Halyard’s Weekly Wrap – 2/17/23

This week’s economic data was far worse than we had feared! We had hoped that 400 basis points of rate hikes would have slowed the economy and eased the rate of inflation, but to no avail. The January consumer price index, month-over-month, registered 0.5%, and 6.4% on a year-over-year basis, outpacing consensus expectations.

Halyard’s Weekly Wrap – 2/10/23

As we wrote last week, the tone of Chairman Powell’s comments during the post-FOMC press conference left observers with the sense that the Fed was close to a peak in the overnight rate. That view was immediately undone on Friday when the BLS reported that 517,000 jobs were added to the economy in January. Certainly not the outcome expected of an economy teetering on the brink of recession. To counter Powell’s comments, Fed speakers this week resounded their hawkishness. The “jawboning” worked with the 2-year note rising 40 basis points from last week’s low yield. The 30-year yield also rose, but by about half of the 2-year move. The overnight/30-year spread remains inverted and is closing the week at about -80 basis points. As we’ve mentioned before, an inverted yield curve has a negative cost of carry for levered investors. The risk is that those investors tire of the expense and exit the trade causing long rates to rise. Effectively, it’s the inverse of a short squeeze. That realization may have played a role in the disastrous 30-year auction on Thursday. Treasury notes and bonds trade on a when-issued basis for a number of days prior to being auctioned. The practice is useful in that it gives investors a strong idea of the yield level at which the new issue will clear. Yesterday’s 30-year auction had a 3.2 basis point tail. That was a disastrous outcome and equated to about a half point repricing on the bonds bought just before auction.

January 2023 – Monthly Commentary

January was a peculiar month in that the New Year kicked off with a general feeling of malaise in terms of market sentiment stemming from what proved to be a disappointing holiday selling season. The stock market commenced the year trading at the December low as economic data continued to disappoint. The Fed, reacting to the string of weak Q4 economic reports and continued stubborn inflation readings, communicated that they would reduce the magnitude of rate hikes again from 50- to 25-basis points. In holding to their word, they did so at their February 1st meeting. Moreover, the committee members loosely suggested that the peak of the rate would reach 5% and not the 5.25% to 5.50% they communicated just 3 months earlier. That change in messaging succeeded in boosting investor concerns as witnessed in both stock prices and bond yields. The 30-year kicked off 2023 yielding 3.96%, only to close the month at 3.63%, as investors fretted that the economy was on the verge of recession and the Fed would be forced to cut rates later this year. Paradoxically, equity indices rallied for the same reason. The S&P 500 gained more than 6% for the month. While still more than 15% below the all-time high touched in December 2021, the index has rallied nearly 20% off of the 2022 low touched last October.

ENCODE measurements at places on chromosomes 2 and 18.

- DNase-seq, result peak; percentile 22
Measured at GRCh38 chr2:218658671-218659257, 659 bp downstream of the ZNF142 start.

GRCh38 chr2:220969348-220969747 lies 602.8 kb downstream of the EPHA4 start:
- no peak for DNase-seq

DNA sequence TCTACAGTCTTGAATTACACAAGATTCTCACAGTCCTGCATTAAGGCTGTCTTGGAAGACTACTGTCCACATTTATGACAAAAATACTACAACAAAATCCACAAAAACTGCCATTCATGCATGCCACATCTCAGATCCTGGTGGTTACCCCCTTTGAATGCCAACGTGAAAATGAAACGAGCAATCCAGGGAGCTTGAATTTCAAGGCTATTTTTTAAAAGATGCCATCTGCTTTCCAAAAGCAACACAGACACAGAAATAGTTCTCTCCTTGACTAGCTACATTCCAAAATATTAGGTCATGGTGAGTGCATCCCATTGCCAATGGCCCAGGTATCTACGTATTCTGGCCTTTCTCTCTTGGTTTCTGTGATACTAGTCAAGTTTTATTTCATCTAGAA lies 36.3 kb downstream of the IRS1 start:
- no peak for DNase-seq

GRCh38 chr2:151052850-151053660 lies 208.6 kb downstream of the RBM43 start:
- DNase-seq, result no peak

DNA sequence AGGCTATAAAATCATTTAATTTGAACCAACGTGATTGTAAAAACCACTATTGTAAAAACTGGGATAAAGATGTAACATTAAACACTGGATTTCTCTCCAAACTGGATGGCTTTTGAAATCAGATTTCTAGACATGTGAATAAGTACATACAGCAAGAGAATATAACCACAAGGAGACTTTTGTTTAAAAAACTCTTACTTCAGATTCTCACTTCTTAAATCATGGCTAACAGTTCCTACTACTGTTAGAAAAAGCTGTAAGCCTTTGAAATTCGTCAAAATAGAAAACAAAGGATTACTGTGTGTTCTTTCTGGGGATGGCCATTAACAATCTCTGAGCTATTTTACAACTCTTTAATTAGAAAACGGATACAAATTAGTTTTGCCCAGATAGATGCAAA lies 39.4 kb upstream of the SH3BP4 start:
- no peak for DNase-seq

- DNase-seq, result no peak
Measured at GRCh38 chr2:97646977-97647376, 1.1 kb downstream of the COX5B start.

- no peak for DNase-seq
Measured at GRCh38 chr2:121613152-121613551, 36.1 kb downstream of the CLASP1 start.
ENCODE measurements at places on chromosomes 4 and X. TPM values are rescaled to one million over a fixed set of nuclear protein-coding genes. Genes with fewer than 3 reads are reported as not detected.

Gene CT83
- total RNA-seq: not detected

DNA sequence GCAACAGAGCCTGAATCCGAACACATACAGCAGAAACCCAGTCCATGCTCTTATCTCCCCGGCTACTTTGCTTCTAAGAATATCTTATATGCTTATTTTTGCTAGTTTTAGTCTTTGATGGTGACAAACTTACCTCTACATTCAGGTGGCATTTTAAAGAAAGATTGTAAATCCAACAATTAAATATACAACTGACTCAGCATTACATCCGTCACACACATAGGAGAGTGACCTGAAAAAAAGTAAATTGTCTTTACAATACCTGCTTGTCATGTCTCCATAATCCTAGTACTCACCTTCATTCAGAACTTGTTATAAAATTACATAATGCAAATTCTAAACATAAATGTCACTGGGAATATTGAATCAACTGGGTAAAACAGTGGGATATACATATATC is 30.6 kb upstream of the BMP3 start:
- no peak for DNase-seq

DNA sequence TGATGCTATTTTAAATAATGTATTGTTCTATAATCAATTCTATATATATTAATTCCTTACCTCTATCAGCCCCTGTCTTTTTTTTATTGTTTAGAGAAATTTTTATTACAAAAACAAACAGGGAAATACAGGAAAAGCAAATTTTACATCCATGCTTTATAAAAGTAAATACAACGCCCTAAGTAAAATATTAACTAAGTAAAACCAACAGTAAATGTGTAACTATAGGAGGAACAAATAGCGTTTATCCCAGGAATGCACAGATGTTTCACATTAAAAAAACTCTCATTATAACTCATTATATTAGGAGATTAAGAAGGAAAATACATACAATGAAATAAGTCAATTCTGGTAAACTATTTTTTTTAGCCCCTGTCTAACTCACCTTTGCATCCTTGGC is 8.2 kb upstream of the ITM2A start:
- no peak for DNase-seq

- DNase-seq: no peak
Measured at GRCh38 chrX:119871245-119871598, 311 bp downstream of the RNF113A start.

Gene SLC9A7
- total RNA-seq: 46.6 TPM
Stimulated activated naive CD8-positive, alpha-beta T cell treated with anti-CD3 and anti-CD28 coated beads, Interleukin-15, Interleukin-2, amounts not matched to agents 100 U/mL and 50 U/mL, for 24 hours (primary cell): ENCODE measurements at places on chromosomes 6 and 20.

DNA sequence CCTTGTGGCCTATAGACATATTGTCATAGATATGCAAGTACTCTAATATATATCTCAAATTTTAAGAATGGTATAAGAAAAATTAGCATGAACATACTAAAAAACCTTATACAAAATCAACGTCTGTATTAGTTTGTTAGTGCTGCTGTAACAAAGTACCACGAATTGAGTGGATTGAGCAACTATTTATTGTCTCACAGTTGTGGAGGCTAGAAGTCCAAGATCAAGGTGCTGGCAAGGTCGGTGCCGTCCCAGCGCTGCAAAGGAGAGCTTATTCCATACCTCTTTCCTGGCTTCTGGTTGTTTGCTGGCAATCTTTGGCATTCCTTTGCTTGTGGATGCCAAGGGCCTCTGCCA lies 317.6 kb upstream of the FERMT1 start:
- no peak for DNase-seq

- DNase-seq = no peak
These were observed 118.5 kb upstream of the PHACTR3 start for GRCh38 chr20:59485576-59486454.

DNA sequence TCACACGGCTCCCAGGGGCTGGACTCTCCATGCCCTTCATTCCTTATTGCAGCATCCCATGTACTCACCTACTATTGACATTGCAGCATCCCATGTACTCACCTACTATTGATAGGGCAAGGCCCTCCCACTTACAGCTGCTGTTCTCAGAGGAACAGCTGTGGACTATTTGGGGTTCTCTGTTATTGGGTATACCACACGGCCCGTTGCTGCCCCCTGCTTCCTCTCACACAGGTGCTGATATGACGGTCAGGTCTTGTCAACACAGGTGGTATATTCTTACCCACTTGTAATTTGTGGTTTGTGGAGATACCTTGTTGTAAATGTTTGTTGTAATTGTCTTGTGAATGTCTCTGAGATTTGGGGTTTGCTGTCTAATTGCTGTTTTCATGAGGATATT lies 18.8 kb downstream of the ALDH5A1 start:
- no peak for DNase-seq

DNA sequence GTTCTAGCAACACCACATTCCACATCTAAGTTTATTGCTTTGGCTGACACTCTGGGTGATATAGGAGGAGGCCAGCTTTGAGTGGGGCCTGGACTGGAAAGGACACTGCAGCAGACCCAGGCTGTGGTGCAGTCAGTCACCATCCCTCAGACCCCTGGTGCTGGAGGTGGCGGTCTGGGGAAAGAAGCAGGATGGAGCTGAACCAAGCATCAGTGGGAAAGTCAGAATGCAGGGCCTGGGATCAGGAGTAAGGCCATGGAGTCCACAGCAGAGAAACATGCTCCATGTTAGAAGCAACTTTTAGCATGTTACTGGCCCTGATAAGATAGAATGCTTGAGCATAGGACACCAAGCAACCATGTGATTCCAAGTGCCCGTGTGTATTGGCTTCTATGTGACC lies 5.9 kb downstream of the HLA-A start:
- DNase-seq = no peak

Halyard’s Weekly Wrap – 02/03/23

We thought the lead story for this week was going to be the less hawkish, post-FOMC press conference, but in fact it’s the January employment report. Economists had been forecasting that the economy would add 188,000 jobs in January and the unemployment rate would tick up to 3.6%. Given the increasing number of layoff announcements since December, we thought the actual release would have been about half of the expectation. Instead, the economy generated a staggering 517,000 new jobs during the month and the unemployment rate ticked down to 3.4%. There was no weakness in any of the subcomponents and, to be honest, the report was bewildering.

Halyard’s Weekly Wrap – 01/27/23

Fourth quarter GDP registered 2.9% annualized growth, beating the 2.6% expectation, but as is often the case with economic data, the devil is in the details. The growth was driven by rising inventories, government spending, and softening imports. The weakness in imports is mostly due to the Chinese covid quarantine and the resultant slowdown in production. With the Chinese factories humming again, we expect that net imports will revert to being a drain on GDP in the first quarter. Similarly, inventories added nicely to the headline number but that is also likely to flatten this winter. The biggest disappointment in the release was private final domestic demand. The measure of how much Americans wanted to consume fell from 1.1% in Q3 to 0.3% in Q4. That’s a significant slippage in demand, which jibes with the disappointing retail sales registered in the last two months of 2022.